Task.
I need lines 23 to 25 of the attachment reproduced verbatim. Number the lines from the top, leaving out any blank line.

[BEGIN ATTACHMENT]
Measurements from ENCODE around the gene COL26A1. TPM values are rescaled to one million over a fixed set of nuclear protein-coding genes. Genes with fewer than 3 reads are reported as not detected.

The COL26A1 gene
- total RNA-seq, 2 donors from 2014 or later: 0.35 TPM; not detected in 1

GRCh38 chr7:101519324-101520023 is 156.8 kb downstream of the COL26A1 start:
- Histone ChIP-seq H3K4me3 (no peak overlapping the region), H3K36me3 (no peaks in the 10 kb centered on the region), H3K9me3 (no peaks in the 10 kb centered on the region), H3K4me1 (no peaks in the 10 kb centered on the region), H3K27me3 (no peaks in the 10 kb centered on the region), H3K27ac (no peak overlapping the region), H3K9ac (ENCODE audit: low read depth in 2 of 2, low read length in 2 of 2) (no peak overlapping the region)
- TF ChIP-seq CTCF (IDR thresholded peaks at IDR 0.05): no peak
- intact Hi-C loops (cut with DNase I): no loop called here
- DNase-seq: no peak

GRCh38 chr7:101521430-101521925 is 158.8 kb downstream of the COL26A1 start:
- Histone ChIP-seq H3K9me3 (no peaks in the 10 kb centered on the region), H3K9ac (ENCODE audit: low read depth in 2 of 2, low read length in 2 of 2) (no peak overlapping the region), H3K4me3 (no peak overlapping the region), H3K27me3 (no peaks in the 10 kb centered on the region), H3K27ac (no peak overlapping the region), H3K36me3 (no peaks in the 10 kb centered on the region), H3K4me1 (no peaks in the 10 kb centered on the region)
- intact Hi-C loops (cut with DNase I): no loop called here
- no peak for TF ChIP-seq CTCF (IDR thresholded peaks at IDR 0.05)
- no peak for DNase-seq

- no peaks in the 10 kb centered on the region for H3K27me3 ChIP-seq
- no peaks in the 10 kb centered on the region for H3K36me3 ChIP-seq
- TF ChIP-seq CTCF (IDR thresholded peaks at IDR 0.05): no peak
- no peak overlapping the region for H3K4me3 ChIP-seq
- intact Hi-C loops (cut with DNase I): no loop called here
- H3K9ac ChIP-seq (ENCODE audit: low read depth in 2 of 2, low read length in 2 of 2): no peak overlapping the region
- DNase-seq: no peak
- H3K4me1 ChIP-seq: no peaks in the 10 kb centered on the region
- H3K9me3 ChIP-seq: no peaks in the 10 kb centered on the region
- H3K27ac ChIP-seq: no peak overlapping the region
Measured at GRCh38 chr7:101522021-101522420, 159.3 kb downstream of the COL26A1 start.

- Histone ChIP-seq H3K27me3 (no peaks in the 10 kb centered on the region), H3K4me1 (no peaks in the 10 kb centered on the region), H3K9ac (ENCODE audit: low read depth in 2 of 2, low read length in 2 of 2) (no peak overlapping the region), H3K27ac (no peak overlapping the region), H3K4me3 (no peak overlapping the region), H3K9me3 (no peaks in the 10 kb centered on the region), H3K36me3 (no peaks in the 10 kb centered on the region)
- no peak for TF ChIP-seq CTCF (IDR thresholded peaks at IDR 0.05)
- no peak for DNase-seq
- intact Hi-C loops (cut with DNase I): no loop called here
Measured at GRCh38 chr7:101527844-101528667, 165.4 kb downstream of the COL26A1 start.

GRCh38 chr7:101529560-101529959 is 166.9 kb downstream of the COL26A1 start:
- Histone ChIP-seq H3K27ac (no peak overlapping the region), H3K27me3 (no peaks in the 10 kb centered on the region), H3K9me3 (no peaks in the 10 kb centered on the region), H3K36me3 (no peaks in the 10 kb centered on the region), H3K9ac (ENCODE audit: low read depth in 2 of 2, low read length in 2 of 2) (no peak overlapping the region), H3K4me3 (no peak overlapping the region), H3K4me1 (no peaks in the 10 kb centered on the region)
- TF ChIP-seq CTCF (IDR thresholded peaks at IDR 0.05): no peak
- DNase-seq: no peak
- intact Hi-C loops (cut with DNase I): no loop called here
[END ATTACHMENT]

- H3K27ac ChIP-seq: no peak overlapping the region
Measured at GRCh38 chr7:101522021-101522420, 159.3 kb downstream of the COL26A1 start.

- Histone ChIP-seq H3K27me3 (no peaks in the 10 kb centered on the region), H3K4me1 (no peaks in the 10 kb centered on the region), H3K9ac (ENCODE audit: low read depth in 2 of 2, low read length in 2 of 2) (no peak overlapping the region), H3K27ac (no peak overlapping the region), H3K4me3 (no peak overlapping the region), H3K9me3 (no peaks in the 10 kb centered on the region), H3K36me3 (no peaks in the 10 kb centered on the region)